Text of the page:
FHA Loan Limits Increased


The Federal Housing Administration
(FHA) has now joined the Federal Housing Finance Agency in raising the dollar limits
for loans that qualify for FHA guarantees. 
Last week FHFA raised limits for Fannie Mae and Freddie Mac loans to
424.100, a number which forms a basis for some of the FHA changes.

The new limits, which will be
effective for loans with case numbers assigned on or after January 1, will
constitute a slight increase in 2,948 U.S. counties; limits will remain at 2016
levels in 286 counties

In so-called high cost areas, the
national “ceiling” will increase to $636,150 from $625,000.  The “floor” will increase to $275,665 from
$271,050.  The loan limit ceiling is 150
percent of the national conforming limit ($424,100) while the floor is set at
65 percent.  The floor applies to those
areas where 115 percent of the median home price is less than 65 percent of the
national conforming loan limit. Any areas where the loan limit exceeds the
“floor” is considered a high cost area.

The maximum claim amount for
FHA-insured Home Equity Conversion Mortgages (HECMs), or reverse mortgages,
will increase to $636,150. This amount is 150 percent of the national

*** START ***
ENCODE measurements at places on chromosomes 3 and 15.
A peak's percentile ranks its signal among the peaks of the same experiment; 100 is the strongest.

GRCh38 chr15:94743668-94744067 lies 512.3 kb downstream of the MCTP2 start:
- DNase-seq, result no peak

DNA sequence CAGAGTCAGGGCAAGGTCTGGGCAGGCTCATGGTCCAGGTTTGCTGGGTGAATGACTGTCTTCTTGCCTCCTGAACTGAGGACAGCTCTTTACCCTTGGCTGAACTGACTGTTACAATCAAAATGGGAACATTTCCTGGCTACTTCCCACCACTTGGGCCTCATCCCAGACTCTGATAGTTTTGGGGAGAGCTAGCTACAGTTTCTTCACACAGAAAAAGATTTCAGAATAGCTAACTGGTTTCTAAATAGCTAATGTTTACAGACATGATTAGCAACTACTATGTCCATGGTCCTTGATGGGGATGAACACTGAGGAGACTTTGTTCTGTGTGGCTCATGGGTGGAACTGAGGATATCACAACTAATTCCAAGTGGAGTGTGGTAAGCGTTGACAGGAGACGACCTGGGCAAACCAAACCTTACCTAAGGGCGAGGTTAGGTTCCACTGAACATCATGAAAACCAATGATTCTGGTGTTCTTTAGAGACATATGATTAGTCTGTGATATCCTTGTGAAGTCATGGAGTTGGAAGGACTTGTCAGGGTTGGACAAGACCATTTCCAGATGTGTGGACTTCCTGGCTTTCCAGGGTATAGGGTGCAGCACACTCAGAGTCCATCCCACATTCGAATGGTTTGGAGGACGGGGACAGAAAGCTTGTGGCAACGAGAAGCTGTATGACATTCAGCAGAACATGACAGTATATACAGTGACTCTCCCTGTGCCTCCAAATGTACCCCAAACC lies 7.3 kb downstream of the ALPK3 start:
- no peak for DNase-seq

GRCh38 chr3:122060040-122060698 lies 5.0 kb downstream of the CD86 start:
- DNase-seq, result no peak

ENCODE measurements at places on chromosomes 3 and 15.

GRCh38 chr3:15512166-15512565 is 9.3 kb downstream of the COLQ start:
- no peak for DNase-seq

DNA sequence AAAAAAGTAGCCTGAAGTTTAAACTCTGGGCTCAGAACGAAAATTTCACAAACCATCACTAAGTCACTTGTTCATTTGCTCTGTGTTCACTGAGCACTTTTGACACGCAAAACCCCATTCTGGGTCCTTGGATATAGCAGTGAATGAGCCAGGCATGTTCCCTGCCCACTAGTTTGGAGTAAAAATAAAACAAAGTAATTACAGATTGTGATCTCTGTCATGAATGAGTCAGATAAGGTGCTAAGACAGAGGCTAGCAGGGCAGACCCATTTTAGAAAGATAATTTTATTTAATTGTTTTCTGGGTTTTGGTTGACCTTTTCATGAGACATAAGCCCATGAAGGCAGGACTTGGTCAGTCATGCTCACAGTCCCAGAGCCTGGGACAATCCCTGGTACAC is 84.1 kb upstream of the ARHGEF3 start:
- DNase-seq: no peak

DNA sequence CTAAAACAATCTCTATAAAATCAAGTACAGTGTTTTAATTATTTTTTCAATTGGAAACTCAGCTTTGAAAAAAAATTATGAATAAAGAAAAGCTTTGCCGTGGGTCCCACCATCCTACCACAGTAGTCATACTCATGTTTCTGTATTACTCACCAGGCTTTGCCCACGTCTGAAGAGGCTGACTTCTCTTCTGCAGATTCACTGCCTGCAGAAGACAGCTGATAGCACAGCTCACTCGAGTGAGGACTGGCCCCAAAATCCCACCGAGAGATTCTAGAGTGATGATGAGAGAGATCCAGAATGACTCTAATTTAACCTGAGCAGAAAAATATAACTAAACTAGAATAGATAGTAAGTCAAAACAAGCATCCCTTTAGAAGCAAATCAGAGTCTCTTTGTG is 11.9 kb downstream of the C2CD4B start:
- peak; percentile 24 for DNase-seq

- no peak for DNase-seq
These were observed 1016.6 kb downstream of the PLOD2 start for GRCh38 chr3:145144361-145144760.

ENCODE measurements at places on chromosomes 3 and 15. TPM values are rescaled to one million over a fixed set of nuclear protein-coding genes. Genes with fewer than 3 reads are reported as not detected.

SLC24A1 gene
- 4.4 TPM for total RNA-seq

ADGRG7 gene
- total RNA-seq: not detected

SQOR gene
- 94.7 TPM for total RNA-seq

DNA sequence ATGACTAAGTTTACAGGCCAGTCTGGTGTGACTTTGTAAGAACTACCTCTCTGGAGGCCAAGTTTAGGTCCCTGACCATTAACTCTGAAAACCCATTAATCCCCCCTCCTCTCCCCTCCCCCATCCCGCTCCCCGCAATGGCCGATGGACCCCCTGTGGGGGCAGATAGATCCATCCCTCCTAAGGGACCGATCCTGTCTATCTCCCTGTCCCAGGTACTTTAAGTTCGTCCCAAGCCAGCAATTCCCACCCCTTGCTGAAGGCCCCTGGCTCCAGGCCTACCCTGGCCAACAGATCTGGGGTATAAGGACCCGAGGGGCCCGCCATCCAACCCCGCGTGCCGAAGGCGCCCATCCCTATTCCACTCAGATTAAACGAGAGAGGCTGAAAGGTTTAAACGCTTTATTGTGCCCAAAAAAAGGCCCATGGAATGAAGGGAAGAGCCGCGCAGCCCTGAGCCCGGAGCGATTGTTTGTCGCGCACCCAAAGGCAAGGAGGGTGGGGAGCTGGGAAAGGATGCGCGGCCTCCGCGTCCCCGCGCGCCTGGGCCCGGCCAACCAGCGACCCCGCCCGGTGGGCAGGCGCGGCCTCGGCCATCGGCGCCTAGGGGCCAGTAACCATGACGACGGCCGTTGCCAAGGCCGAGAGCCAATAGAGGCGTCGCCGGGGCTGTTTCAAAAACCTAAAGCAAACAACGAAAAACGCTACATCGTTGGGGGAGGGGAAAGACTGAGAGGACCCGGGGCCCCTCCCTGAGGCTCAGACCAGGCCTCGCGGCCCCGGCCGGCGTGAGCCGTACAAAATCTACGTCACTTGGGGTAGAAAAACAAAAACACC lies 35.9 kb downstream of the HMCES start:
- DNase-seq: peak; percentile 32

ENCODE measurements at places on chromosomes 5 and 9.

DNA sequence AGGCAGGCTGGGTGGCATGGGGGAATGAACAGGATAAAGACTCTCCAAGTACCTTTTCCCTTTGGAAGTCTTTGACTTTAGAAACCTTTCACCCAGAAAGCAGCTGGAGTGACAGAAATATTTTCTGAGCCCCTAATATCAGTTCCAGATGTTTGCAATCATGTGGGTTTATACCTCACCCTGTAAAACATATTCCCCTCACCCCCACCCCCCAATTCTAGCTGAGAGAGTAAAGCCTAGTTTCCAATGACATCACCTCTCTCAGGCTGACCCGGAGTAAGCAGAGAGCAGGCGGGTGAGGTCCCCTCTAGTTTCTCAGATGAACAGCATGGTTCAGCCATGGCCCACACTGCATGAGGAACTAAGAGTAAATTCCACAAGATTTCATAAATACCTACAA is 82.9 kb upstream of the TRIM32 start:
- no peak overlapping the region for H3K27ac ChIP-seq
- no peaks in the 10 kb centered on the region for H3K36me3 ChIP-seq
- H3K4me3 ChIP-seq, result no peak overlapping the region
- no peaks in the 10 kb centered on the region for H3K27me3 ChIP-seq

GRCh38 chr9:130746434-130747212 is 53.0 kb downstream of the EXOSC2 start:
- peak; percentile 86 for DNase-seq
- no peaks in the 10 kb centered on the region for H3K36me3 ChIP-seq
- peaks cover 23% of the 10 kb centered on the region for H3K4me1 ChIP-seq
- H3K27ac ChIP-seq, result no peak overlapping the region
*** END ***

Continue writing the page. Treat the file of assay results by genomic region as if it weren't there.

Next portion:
conforming limit.

Conforming loan limits had remained
unchanged for ten years but FHA limits were adjusted several times over that
period.  According to Katie Jones,
writing for the Congressional Research Service, when Congress enacted the Economic
Stimulus Act of 2008 it temporarily increased the maximum mortgage amounts to
125% of area median home prices
, with a floor of $271,050 and a high-cost area
ceiling of $729,750.  This was done as
both public and private lending standards tightened and fewer borrowers could
qualify for loans without FHA insurance or other types of guarantees.  The increased loan limits allowed more
borrowers to qualify for FHA-insured mortgages. 
Those temporary limits were rolled back in 2013.

FHA calculates forward mortgage
limits based on median house prices in accordance with the National Housing
. FHA’s Single Family mortgage limits are set by Metropolitan Statistical
Area and county. Loan limits for reverse mortgages are also calculated but
these do not vary by MSA or county; instead, a single limit applies to all
mortgages in the regardless of where they are originated.

To find a complete list of FHA loan
limits, areas at the FHA ceiling, areas between the floor and the ceiling, as
well as a list of areas with loan limit increases, visit FHA’s Loan Limits Page.

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